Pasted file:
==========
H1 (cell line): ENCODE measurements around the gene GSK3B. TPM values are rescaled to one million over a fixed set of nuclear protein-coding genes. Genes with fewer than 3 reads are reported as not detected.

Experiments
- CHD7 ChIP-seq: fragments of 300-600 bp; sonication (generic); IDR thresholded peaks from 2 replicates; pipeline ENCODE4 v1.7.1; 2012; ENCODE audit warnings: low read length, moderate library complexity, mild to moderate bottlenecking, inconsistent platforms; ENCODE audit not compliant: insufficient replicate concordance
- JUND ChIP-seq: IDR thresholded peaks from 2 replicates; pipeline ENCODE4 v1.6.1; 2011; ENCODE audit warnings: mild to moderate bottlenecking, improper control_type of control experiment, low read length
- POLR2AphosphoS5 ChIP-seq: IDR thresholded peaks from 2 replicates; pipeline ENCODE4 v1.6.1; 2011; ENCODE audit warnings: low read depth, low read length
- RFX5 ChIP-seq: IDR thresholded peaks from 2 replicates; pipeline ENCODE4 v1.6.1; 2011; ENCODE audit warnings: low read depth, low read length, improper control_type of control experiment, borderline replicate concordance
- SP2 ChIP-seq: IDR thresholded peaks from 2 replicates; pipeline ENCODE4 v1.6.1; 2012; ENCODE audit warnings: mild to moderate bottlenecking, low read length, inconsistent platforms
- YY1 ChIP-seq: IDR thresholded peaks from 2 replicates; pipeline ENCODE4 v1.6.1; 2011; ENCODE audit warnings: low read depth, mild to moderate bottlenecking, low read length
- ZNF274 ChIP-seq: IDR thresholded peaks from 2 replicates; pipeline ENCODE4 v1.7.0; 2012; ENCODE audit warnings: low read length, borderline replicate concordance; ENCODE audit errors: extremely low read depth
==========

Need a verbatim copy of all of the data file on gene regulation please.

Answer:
H1 (cell line): ENCODE measurements around the gene GSK3B. TPM values are rescaled to one million over a fixed set of nuclear protein-coding genes. Genes with fewer than 3 reads are reported as not detected.

Experiments
- CHD7 ChIP-seq: fragments of 300-600 bp; sonication (generic); IDR thresholded peaks from 2 replicates; pipeline ENCODE4 v1.7.1; 2012; ENCODE audit warnings: low read length, moderate library complexity, mild to moderate bottlenecking, inconsistent platforms; ENCODE audit not compliant: insufficient replicate concordance
- JUND ChIP-seq: IDR thresholded peaks from 2 replicates; pipeline ENCODE4 v1.6.1; 2011; ENCODE audit warnings: mild to moderate bottlenecking, improper control_type of control experiment, low read length
- POLR2AphosphoS5 ChIP-seq: IDR thresholded peaks from 2 replicates; pipeline ENCODE4 v1.6.1; 2011; ENCODE audit warnings: low read depth, low read length
- RFX5 ChIP-seq: IDR thresholded peaks from 2 replicates; pipeline ENCODE4 v1.6.1; 2011; ENCODE audit warnings: low read depth, low read length, improper control_type of control experiment, borderline replicate concordance
- SP2 ChIP-seq: IDR thresholded peaks from 2 replicates; pipeline ENCODE4 v1.6.1; 2012; ENCODE audit warnings: mild to moderate bottlenecking, low read length, inconsistent platforms
- YY1 ChIP-seq: IDR thresholded peaks from 2 replicates; pipeline ENCODE4 v1.6.1; 2011; ENCODE audit warnings: low read depth, mild to moderate bottlenecking, low read length
- ZNF274 ChIP-seq: IDR thresholded peaks from 2 replicates; pipeline ENCODE4 v1.7.0; 2012; ENCODE audit warnings: low read length, borderline replicate concordance; ENCODE audit errors: extremely low read depth